Update Mar 14, 2018 6:15 p.m. EDT: Toys “R” Us is getting ready to close more than 700 U.S. stores, including Babies “R” Us, in a move expected to impact as many as 33,000 workers, according to The Wall Street Journal.
Company Chief Executive David Brandon told workers at its headquarters in Wayne, N.J., about its plans to file liquidation papers Wednesday night before a bankruptcy hearing on Thursday.
“I have always believed that this brand and this business should exist in the U.S.,” Brandon said during a conference call with staff, the WSJ reported.
He also predicted that vendors and customers alike will miss the struggling retailer when its gone.
They “will all live to regret what’s happening here,” Brandon said.
The store is also shutting down operations overseas.
“We’re putting a for sale sign on everything,” Brandon told employees, according to the WSJ.
Employees were told they can expect at least two months worth of salary and benefits.
The large toy store is 70 years old and filed for bankruptcy last fall.
A hearing in bankruptcy court is scheduled for Thursday after a delay.
“To our loyal customers: We’ve seen an amazing outpouring of love and support in recent days and we truly appreciate it," the company wrote on Twitter. "Our stores are open for business, ready to bring joy to children wherever we can, and to help new and expecting parents navigate raising a family.”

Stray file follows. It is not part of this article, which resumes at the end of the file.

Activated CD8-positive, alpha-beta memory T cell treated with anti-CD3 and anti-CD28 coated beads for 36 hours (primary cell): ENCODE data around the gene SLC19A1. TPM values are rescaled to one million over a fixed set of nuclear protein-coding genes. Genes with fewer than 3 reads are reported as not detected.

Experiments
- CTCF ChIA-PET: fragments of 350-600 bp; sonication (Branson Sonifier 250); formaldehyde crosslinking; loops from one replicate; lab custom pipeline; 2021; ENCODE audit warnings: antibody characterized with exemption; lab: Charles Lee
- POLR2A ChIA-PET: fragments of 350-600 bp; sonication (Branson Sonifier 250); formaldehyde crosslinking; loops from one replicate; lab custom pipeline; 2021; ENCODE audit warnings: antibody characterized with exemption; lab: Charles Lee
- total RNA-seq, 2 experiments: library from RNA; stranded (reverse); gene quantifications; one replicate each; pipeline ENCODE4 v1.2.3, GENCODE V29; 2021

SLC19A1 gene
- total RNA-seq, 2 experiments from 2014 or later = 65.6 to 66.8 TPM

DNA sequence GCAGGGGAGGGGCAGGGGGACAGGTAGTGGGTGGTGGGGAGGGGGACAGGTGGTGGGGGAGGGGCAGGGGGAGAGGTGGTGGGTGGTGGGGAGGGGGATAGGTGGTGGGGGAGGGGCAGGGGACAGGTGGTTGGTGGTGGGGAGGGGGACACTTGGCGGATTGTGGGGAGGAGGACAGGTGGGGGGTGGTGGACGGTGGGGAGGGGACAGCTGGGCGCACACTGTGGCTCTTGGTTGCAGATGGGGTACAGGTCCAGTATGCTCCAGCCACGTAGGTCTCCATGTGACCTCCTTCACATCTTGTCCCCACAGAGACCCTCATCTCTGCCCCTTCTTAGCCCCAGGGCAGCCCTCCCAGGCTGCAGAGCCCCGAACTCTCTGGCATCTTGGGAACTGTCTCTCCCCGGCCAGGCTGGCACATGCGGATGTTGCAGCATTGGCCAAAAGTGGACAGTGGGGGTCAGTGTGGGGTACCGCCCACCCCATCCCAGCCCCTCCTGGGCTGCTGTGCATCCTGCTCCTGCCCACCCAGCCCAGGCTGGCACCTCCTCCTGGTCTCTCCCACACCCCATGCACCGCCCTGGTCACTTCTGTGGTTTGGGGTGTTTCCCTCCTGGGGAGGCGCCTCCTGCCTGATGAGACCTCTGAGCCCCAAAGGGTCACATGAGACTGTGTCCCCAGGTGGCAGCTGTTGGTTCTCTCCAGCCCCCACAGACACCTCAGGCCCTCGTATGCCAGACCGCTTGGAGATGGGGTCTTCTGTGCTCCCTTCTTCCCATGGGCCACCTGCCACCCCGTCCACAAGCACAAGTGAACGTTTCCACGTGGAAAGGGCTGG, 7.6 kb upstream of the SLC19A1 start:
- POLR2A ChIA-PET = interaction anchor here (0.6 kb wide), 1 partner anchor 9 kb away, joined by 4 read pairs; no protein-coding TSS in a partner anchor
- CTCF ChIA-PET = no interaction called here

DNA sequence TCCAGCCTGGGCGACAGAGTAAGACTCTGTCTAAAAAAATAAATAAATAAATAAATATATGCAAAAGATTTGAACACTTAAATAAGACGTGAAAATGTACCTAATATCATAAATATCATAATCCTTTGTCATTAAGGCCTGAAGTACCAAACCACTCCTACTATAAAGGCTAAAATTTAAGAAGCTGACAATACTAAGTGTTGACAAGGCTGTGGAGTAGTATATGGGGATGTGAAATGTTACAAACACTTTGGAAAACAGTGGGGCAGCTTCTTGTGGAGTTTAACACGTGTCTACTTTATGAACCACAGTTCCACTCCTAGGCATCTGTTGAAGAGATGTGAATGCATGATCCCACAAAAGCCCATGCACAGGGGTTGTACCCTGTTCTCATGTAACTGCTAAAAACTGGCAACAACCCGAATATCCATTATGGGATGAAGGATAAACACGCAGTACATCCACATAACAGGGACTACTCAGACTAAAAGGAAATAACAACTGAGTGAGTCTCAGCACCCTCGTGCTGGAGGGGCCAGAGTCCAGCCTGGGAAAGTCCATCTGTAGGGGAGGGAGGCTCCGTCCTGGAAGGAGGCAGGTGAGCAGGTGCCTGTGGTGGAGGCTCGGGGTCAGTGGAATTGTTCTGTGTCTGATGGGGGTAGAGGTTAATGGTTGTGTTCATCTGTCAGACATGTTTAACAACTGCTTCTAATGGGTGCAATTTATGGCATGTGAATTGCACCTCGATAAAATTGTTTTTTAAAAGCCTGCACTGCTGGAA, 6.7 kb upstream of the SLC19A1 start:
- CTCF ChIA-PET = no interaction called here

Several reports said the company is expected to address the liquidation of its stores on Tuesday. Sources told Bloomberg that the shutdown of the U.S. division has become “increasingly likely” within the past week. Company officials are losing hope that lenders will agree on terms of a debt restructuring, but company officials declined to comment on the speculation.
The toy company’s $583 million of first-lien bonds due in 2021 dropped as much as 4 cents on the dollar to 83.9, according to the bond-pricing system known as Trace.
Toys “R” Us, Inc. voluntarily filed for relief under Chapter 11 in September 2017. Toys “R” Us was $5 billion in debt as of April 29. At the time of bankruptcy, the company said it would close about one-fifth of its store locations. Closing sales are expected to conclude in April.
At the beginning of 2018, the chain had more than 800 stores before announcing in January that it would shutter 180 stores.